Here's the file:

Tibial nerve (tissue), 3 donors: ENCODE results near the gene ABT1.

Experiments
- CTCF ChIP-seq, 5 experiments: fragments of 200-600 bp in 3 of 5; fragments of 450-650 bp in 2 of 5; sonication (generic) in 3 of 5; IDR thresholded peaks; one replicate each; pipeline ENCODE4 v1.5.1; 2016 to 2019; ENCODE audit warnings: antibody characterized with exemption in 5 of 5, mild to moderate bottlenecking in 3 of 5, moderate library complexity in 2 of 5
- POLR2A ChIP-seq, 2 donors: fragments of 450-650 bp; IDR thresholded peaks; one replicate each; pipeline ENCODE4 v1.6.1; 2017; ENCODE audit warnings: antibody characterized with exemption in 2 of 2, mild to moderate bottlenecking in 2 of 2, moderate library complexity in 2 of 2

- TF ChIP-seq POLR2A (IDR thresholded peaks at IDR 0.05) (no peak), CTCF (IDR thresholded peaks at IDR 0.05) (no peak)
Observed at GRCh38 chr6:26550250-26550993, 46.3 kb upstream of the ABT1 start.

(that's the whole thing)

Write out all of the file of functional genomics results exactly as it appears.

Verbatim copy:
Tibial nerve (tissue), 3 donors: ENCODE results near the gene ABT1.

Experiments
- CTCF ChIP-seq, 5 experiments: fragments of 200-600 bp in 3 of 5; fragments of 450-650 bp in 2 of 5; sonication (generic) in 3 of 5; IDR thresholded peaks; one replicate each; pipeline ENCODE4 v1.5.1; 2016 to 2019; ENCODE audit warnings: antibody characterized with exemption in 5 of 5, mild to moderate bottlenecking in 3 of 5, moderate library complexity in 2 of 5
- POLR2A ChIP-seq, 2 donors: fragments of 450-650 bp; IDR thresholded peaks; one replicate each; pipeline ENCODE4 v1.6.1; 2017; ENCODE audit warnings: antibody characterized with exemption in 2 of 2, mild to moderate bottlenecking in 2 of 2, moderate library complexity in 2 of 2

- TF ChIP-seq POLR2A (IDR thresholded peaks at IDR 0.05) (no peak), CTCF (IDR thresholded peaks at IDR 0.05) (no peak)
Observed at GRCh38 chr6:26550250-26550993, 46.3 kb upstream of the ABT1 start.